Health: Here’s a gastric stent that could help you lose 10kg in a year, and sleep better
Health & Biotech
Health & Biotech
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Positive results are positive.
Gastric device specialists GI Dynamics (ASX: GID) are a happy lot this morning, after the Association of British Clinical Diabetologists green-lit some very promising results from a one-year study of its EndoBarrier device.
Those results, that showed a significant reduction in weight and body mass index, as well as reduction in obstructive sleep apnea events, were presented at the Diabetes UK Professional Conference 2019.
Of the 12 patients who received 12 months of EndoBarrier treatment, eight had type 2 diabetes and four had pre-diabetes. Result:
Ten kilos in 12 months. That’ll do.
You can probably start with the price of a plane ticket to somewhere that isn’t in the EU or USA, where EndoBarrier is limited to investigational use only.
The device itself is a kind of sleeve delivered via endoscopy, and implanted in the intestine, where is can regulate the body’s hormone delivery.
And operationally, GI Dynamics is still a vehicle used for research and investigation processes only. Widespread commercialisation of a product is still some ways down the track.
As mentioned above, the weight loss also seemed to have a positive effect on obstructive sleep apnea (OSA) events.
The 12 patients were also diagnosed with moderate OSA, which is around 15-29 events per hour, and currently being treated with continuous positive airway pressure (CPAP) – basically having to wear an oxygen mask to sleep.
After 12 months, 10 of those 12 patients could throw away their masks and toss and turn around like the rest of us.
Principal and chief investigator Robert Ryder, MD of Sandwell and West Birmingham Hospitals said the one-year results were “very encouraging.”
“EndoBarrier can provide great benefit to patients who are in need of an alternative treatment.
“Discontinuing the use of CPAP is not only beneficial for patients in terms of significant clinical and lifestyle benefits, but also is financially beneficial for health services.”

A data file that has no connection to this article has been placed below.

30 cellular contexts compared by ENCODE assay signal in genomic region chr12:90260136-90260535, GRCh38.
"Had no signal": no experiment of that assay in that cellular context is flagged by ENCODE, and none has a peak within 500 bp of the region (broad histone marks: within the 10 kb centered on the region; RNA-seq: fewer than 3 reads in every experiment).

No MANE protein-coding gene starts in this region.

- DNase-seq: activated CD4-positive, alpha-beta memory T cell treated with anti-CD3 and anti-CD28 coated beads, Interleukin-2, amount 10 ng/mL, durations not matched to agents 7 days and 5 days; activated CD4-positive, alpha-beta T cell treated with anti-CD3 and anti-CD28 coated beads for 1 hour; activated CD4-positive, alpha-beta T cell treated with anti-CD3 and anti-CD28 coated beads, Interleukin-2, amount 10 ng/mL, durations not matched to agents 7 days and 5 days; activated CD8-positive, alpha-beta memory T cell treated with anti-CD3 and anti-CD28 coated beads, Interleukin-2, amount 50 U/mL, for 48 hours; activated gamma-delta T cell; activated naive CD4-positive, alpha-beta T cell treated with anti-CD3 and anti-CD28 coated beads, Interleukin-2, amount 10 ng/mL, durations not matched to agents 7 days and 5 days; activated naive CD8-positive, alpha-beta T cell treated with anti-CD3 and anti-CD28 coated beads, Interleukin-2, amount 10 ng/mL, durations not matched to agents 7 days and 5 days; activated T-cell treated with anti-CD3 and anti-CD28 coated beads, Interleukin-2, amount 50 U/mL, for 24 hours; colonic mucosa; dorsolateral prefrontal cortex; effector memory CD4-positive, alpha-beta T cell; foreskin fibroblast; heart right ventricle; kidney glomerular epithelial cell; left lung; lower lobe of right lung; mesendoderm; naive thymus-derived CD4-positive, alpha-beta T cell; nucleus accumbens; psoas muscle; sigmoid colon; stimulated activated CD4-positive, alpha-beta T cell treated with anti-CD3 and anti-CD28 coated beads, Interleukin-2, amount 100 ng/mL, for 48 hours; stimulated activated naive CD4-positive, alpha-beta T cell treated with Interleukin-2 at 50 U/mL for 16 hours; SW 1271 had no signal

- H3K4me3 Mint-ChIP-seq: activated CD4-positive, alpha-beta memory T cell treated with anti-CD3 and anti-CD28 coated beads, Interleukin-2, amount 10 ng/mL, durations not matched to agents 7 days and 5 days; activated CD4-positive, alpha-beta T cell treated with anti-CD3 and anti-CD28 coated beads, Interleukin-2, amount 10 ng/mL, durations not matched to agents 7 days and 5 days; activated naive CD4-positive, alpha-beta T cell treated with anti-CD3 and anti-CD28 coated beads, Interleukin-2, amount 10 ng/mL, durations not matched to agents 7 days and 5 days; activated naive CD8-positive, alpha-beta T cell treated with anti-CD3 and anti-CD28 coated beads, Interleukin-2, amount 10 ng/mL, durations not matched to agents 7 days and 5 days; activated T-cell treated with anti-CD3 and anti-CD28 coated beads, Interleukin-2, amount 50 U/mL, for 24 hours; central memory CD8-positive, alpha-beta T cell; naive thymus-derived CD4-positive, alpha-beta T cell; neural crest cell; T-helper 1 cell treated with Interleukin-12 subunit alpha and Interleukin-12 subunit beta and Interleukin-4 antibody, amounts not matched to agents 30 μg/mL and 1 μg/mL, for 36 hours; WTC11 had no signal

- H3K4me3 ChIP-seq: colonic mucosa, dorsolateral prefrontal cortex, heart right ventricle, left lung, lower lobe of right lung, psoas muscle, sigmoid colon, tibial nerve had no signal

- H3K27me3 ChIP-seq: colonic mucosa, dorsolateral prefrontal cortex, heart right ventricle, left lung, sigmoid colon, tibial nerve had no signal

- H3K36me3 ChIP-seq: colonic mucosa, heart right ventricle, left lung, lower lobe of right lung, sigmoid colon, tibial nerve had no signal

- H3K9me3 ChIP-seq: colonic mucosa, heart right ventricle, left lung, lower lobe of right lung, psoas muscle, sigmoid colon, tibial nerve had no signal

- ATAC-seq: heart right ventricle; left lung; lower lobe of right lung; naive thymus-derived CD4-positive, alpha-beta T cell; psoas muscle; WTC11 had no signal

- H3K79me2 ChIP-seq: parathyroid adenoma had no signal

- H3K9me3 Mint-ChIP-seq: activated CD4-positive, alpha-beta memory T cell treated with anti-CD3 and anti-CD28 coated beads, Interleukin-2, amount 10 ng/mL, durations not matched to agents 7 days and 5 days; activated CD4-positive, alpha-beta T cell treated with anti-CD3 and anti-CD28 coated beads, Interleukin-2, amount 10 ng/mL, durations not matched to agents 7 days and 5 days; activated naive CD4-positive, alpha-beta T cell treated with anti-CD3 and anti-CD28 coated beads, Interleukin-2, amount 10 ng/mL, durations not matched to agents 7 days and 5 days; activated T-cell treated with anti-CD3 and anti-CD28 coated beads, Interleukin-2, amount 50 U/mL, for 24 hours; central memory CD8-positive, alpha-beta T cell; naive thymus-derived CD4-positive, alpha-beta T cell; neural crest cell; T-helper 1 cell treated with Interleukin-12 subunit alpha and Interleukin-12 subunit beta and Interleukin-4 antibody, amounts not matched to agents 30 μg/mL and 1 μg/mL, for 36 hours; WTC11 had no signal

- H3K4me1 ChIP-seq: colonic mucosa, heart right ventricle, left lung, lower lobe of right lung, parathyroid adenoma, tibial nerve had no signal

Those results sent the stock up 42 per cent in morning trade.
Remember when OncoSil (ASX: OSL) almost got wiped out four days ago? It shed up to 87 per cent of its share price (nearly $90 million) when its targeted isotope treatment for pancreatic tumours got the thumbs-down from the British Standards Institute (BSI).
The company has been seeking the all-important CE mark approval since 2015, and since the bad news on Monday, now wants to note it has had “constructive dialogue with senior BSI management”.
Now OncoSil “has a better understanding of the issues”, it’s looking forward to its next meeting with the BSI, which “will be held as soon as practicable”.
The other big bust of the week saw Cynata (ASX: CYP) trying to calm panicking shareholders after its Fujifilm deal got delayed for another six months.
It’s trying to get Fujifilm to exercise a licence option to its lead stem cell product, CYP-001, that aims to prevent and treat graft-versus-host disease. Stock crumbled from $1.77 to $1.18.
That sounds disastrous, but a note to clients from Shaw&Partners today has highlighted several reasons why it thinks Cynata’s now a Buy and has set a 12-month price target of $2.50.
Among the reasons, it includes: Fujifilm’s $US900m acquisition of a Danish biologics manufacturing site, which may have put the Cynata deal on the backburner; “indicated intentions” to accelerate development of Cynata’s MSCs; and an ad by Fujifilm in the February editon of Nature magazine that touted its progress in regenerative medicine and ambitions “based on Cynata’s Cymerus tech”.